Mar 11, 2020

Axios Login

By Ina Fried
Ina Fried

Reminder: Just because you are "working from home" doesn’t mean you should skip your daily newsletter reading. OK, now you can go back to whatever you were binge-watching.

Today's Login is only 1,267 words, a 5-minute read.

1 big thing: Coronavirus dents tech's supply chain

Illustration: Sarah Grillo/Axios

The novel coronavirus has just begun to shut down offices and public gatherings across the U.S., but its impact on hardware and components production in China started weeks ago, and the flow of goods out of China's factories has been slow to recover.

Why it matters: The global tech economy's just-in-time supply chain has never faced a disruption quite like this one. And while many observers are guardedly optimistic, no one knows for sure yet how this crisis will play out or what sorts of shortages the industry might still face.

The big picture: Facebook says it remains short on Oculus VR headsets. Apple is reportedly short of replacement parts for iPhones, while also warning of other constraints.

  • In a regulatory filing, Salesforce cautioned that "the ongoing coronavirus epidemic could potentially disrupt the supply chain of hardware needed to maintain these third-party systems or to run our business."
  • Logitech told Axios that its Suzhou, China, factory is operational, as are many of its supplier factories. However, it said in a statement that "due to the availability of labor and varying timing of component supply recovery, there is potential for delays to new product introductions."
  • Qualcomm's CFO said last month that the company sees "significant uncertainty" from coronavirus' impact on the supply chain, while Intel has painted a mixed picture. Uncertain demand has helped the company catch up a bit after struggling to meet PC makers' demand for chips. While that's good news for Intel, it indicates there may be supply and/or demand issues in other parts of the computer business.

Yes, but: Even as the virus spreads to more parts of Europe and the U.S., the situation in China appears to have stabilized. Apple CEO Tim Cook noted the improvements in a Fox Business interview two weeks ago, but he said they were coming more slowly than Apple had hoped, hence the company's need to lower its financial outlook.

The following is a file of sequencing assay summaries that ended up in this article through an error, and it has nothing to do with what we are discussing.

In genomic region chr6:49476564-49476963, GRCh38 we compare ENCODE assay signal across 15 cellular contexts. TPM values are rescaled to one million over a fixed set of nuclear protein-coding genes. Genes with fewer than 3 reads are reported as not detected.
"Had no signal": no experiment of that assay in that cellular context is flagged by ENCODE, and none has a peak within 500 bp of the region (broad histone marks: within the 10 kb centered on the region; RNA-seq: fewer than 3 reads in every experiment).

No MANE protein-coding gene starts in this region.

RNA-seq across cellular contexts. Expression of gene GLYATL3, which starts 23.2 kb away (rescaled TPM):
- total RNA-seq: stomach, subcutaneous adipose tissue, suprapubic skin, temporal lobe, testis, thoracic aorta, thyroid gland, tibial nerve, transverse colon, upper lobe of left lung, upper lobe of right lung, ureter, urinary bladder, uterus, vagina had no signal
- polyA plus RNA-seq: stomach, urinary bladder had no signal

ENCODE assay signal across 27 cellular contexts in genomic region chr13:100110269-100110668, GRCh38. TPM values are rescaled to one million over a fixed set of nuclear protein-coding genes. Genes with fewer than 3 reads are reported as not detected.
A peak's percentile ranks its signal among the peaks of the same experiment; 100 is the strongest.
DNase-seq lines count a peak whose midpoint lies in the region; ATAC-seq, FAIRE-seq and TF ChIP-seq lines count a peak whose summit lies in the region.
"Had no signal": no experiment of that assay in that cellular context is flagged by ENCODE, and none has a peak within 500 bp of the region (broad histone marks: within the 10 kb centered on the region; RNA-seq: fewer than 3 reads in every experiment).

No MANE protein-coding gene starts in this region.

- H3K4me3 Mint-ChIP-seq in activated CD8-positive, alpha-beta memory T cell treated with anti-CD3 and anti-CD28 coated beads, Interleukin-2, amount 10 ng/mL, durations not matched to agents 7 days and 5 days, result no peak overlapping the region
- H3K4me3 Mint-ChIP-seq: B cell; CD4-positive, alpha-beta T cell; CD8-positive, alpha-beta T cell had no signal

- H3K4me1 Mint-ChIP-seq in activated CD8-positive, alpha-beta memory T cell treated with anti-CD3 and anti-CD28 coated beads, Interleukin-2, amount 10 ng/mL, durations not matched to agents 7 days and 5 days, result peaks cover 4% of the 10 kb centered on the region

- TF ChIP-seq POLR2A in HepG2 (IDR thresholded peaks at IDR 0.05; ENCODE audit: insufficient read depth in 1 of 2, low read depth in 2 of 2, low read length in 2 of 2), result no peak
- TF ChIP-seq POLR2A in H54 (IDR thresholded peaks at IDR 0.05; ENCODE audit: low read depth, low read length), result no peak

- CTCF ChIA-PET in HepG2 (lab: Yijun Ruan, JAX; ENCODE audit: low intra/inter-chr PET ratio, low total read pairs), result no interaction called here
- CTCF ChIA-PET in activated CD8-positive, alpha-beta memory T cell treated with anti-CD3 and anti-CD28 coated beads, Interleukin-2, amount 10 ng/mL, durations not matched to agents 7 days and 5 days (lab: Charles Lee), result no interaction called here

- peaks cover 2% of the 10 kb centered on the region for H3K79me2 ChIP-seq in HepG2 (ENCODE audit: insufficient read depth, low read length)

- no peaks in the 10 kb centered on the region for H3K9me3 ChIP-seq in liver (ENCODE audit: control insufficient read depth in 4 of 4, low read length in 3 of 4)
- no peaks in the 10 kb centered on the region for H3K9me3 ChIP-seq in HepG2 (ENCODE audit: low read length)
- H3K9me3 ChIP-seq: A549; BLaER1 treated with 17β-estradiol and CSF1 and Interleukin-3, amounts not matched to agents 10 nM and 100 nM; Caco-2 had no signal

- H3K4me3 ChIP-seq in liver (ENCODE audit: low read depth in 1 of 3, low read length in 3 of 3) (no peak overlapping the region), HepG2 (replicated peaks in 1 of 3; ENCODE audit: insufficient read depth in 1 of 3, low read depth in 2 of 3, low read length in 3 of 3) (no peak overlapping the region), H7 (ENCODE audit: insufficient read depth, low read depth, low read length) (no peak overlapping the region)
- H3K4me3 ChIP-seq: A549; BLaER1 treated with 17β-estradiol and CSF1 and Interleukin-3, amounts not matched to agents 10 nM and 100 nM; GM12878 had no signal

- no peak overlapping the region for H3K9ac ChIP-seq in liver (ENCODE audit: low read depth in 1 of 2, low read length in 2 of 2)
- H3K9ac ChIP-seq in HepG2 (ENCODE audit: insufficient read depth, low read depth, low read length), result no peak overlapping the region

• "It feels to me that China is getting the coronavirus under control," Cook said. "You look at the numbers, they're coming down day by day by day. And so I'm very optimistic there."
  • Logitech told Axios it expects supply to reach "near-normal conditions by the end of March or April, barring a worsening coronavirus situation."

What's next: Industry insiders emphasized that the situation remains fluid, with companies having teams of people monitoring supply chain issues around the clock. "Anything can still happen," said a source at one big tech company.

  • Shipping and delivery could become a new choke point in the industry's operations, especially if more regions end up in lockdowns like Italy's.

The bottom line: If China's measures against the virus continue to be effective, the supply chain might resume near-normal capacity just as demand drops, thanks to a virus-induced economic slowdown that dampens consumer and business spending.

2. Google sends employees home

Photo: Google

Google issued a sweeping cautionary edict Tuesday, recommending that all its employees in North America work from home until at least April 10 amid the novel coronavirus outbreak.

Why it matters: The move comes as tech companies hope to limit the spread of COVID-19 both among their employees and the community at large. Apple, Amazon, Cisco, Facebook, IBM, Microsoft and others have also encouraged employees to work from home, albeit in most cases not as broadly as Google.

Driving the news: A Google representative confirmed to Axios it has asked all employees in the U.S. and Canada to work from home, assuming their roles allow it. The move was reported earlier Tuesday by Business Insider.

"Contributing to social distancing, if you are able to, helps [limit] the overall community spread and most importantly, will help offset the peak loads through critical healthcare systems and also saves it for people in need."
— Google CEO Sundar Pichai said in a tweet, linking to Axios' story

The company is also setting up a fund to ensure sick leave for hourly and temporary workers globally, as well as for its previously announced plan to pay those whose services may not be fully needed while full-time employees work from home.

Meanwhile, in other virus-related tech news:

  • Michael Kratsios, chief technology officer of the U.S., is slated to meet with a mix of tech company representatives and government agency leaders to discuss the coronavirus response, with many attending remotely. Among the tech companies expected to participate are Amazon, Apple, Facebook, Google, Microsoft and Twitter.